Cloud computing, which is one of the best practices, is gaining momentum these days. The government has restructured in cloud and renamed it as ‘Meghraj.’ More and more organisations are starting to embrace the movement of computing infrastructure from on-premises to the cloud. The cloud is picking up speed in the tech world. It has the power to reduce total cost of operation and adaptable to customer needs.
M-governance utilises information technology and mobile phones to produce benefits and deliver outcomes for citizens, businesses and government. With ever rising internet penetration and over 970 million mobile connections, India has a unique opportunity to leverage the technology to take good governance to its citizens across the country.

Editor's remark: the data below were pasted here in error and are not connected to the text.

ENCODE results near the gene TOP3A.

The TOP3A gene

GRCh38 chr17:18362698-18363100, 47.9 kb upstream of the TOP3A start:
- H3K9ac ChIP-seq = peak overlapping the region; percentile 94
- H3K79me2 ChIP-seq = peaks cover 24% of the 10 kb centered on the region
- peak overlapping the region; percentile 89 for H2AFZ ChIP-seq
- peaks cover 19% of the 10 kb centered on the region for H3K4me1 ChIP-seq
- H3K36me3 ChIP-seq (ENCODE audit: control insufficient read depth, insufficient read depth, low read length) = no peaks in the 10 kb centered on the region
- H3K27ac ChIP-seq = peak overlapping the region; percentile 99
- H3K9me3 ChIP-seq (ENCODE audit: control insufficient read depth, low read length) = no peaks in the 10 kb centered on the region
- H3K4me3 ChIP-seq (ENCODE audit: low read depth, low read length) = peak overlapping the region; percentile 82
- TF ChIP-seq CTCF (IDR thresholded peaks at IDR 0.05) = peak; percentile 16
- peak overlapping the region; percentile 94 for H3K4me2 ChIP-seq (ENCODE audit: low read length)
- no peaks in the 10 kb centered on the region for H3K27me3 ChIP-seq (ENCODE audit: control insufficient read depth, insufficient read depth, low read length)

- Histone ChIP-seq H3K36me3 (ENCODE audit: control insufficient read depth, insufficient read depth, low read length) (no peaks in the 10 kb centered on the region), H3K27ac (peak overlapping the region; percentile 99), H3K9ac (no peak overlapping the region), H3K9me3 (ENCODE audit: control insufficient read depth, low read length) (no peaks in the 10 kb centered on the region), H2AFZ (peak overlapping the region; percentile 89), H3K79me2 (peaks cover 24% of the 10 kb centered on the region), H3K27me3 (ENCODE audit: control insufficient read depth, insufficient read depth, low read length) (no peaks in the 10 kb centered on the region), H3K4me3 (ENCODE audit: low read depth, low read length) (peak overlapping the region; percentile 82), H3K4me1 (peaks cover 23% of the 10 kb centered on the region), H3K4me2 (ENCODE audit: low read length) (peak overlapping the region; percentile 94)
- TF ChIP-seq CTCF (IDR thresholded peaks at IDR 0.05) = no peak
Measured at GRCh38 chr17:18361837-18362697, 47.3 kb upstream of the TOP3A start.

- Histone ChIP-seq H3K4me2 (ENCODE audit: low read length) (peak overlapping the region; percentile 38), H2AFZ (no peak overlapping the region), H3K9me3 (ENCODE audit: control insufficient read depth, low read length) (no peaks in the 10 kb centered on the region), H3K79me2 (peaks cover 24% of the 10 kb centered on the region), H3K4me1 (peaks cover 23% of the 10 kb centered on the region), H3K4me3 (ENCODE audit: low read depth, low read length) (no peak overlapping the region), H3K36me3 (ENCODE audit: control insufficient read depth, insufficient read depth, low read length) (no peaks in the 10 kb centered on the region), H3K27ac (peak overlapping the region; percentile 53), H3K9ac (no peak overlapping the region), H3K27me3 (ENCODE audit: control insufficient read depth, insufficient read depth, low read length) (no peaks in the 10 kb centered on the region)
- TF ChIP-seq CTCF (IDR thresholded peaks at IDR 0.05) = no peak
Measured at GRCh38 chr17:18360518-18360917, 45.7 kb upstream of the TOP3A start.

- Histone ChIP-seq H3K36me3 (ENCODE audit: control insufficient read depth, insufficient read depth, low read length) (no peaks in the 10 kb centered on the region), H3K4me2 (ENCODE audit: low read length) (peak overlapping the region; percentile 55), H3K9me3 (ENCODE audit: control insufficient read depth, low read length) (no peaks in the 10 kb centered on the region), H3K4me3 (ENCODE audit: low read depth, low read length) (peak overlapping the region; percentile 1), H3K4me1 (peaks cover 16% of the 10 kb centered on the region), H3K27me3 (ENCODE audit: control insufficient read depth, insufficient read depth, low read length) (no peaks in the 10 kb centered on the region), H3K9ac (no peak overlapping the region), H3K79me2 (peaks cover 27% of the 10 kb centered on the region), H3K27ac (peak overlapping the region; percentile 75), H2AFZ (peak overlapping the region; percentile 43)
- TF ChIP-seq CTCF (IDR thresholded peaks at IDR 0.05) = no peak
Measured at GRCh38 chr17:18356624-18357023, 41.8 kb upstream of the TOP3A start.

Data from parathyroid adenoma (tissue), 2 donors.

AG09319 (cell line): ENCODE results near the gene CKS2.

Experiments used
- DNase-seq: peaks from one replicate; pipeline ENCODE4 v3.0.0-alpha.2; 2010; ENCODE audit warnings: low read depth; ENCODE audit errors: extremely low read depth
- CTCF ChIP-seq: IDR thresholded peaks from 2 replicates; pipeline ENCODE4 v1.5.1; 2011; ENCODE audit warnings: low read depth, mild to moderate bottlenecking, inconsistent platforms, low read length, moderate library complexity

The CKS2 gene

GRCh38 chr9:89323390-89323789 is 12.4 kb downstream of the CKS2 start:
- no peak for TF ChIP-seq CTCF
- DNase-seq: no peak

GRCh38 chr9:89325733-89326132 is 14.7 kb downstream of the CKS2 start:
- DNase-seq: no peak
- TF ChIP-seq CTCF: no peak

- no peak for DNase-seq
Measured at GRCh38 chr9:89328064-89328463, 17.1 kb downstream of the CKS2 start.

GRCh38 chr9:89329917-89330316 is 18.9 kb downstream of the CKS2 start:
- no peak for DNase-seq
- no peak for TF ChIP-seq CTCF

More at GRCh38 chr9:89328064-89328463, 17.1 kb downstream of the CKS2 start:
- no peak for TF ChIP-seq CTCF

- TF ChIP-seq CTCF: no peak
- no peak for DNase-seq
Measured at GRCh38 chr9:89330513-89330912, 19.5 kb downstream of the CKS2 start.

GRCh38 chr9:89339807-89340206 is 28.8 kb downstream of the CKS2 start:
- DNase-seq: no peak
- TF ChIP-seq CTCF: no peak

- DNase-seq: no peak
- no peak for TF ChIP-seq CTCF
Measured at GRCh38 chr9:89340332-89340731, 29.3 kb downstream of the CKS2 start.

The Way Forward
Information technology has been a transformational catalyst to good governance and in delivery of public services. Further, the uptake of m-governance will be propelled due to the demographic advantage as youngsters are more likely to use smartphones and access internet and transact online, going forward. Hence, m-governance in India is a developing story, and the realisation of its full potential will require all stakeholders – private sector, non-profits and government – to play their part. Adoption of the best practices can bring them together as well to make delivery system very effective.
The government needs to facilitate the adoption and adaption of best practices be it e-governance or m-governance initiatives to address the pressing socio-economic challenges that India faces and realise the vision of Digital India. We urgently need to address the governance deficit and bring good governance to the most remote corners of the country. Government agencies need to optimise the processes, implement efficient technologies and eliminate redundancies.